Louis IV shared goals with previous rulers to wipe out Protestantism. As mentioned earlier, he had a campaign for the repression of the Huguenots. In 1685 Louis XIV revoked the Edict of Nantes. The new law ordered the destruction of churches, the closing of schools, the Catholic baptism of Huguenots, and the exile of Huguenot pastors who refused to renounce their faith. The reasons for the repression dates back to the writing of the Edict of Nantes. The religious tolerance was only suppose to be temporary. Also, religious liberty was not a popular policy at the time. The consequences of this were that it conformed the people under one religion thus strengthening absolutism, but tens of thousands of Huguenot craftsmen, soldiers, and business people emigrated, depriving France of huge tax revenues.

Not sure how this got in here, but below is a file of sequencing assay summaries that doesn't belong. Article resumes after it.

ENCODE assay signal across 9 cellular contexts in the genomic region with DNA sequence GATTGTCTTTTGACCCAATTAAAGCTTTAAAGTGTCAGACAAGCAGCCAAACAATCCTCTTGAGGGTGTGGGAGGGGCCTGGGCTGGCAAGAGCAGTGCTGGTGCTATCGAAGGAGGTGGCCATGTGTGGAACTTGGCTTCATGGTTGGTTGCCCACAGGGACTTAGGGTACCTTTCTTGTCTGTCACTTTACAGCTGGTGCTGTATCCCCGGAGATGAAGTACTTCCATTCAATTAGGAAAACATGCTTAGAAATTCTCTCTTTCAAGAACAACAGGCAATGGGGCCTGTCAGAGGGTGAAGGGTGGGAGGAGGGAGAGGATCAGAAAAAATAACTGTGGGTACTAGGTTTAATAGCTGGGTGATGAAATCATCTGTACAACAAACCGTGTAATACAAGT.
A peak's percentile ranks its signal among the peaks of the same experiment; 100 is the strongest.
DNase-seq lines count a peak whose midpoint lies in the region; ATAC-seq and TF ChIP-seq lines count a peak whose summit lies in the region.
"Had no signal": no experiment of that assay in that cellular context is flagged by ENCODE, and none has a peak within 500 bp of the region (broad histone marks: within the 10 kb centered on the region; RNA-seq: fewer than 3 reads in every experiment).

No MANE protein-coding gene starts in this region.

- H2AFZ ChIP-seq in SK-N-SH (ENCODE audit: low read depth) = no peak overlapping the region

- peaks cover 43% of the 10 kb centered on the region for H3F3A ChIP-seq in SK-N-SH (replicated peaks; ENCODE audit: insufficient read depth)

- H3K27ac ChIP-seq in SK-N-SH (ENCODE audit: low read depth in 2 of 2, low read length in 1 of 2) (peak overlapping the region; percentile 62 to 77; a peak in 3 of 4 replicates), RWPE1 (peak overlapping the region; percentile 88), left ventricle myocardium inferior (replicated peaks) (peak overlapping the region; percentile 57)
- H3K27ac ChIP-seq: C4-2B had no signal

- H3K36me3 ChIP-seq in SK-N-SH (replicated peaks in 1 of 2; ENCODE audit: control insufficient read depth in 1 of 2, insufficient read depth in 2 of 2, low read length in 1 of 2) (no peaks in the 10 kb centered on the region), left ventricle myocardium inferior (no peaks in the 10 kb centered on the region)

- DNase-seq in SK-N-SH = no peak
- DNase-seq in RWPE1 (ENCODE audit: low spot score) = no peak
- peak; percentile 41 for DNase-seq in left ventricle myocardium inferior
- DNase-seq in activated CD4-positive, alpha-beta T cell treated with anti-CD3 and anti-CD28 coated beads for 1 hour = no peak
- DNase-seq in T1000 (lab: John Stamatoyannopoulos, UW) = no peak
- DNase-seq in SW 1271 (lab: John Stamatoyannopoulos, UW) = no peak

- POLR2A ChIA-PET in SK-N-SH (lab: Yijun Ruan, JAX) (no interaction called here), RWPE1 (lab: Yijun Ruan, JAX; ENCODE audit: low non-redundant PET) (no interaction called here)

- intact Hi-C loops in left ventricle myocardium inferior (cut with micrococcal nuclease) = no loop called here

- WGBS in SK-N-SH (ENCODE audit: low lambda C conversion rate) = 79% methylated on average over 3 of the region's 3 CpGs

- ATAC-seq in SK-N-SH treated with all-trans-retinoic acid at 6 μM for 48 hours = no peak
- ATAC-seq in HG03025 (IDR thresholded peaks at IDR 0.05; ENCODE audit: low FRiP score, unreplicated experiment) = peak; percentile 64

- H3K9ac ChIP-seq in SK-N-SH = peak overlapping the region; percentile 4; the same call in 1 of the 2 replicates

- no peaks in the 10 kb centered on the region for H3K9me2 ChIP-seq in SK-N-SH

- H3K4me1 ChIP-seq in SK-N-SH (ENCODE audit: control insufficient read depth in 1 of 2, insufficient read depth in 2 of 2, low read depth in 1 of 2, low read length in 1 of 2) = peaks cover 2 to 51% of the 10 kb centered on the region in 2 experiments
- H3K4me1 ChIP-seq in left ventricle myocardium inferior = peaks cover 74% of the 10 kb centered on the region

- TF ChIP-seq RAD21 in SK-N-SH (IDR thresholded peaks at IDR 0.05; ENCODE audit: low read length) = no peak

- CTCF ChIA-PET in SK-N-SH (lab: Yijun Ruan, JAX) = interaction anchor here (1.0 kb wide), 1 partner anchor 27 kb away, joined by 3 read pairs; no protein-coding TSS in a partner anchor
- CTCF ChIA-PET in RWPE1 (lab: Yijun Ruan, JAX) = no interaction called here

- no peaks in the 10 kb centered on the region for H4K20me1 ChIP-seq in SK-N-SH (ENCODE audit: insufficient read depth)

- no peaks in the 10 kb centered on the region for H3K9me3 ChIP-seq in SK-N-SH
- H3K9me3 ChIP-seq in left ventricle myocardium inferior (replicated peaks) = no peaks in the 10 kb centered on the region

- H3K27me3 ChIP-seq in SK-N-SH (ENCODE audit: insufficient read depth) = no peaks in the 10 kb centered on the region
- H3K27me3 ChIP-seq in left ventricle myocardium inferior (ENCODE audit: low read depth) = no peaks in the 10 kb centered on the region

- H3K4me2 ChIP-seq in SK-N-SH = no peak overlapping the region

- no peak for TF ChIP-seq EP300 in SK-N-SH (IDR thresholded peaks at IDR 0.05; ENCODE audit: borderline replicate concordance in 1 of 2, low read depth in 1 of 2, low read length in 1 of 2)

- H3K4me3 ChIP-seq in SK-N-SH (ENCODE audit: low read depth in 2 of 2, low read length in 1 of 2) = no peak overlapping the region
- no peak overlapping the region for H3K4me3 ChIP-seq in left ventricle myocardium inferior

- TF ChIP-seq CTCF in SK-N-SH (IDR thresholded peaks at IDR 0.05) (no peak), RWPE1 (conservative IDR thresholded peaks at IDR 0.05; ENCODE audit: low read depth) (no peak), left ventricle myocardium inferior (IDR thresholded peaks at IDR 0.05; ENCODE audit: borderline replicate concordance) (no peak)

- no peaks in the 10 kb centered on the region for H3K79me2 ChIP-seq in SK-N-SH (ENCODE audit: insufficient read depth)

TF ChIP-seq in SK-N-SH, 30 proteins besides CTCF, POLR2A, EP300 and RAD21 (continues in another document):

The many rulers of France used many different, and a few similar techniques toward the absolutist state. Some rulers, such as Louis XIII, were limited in absolutism because they never completely controlled politics, economics, and religion. Louis XIV, with the help of Colbert, was most responsible for the French absolutist state.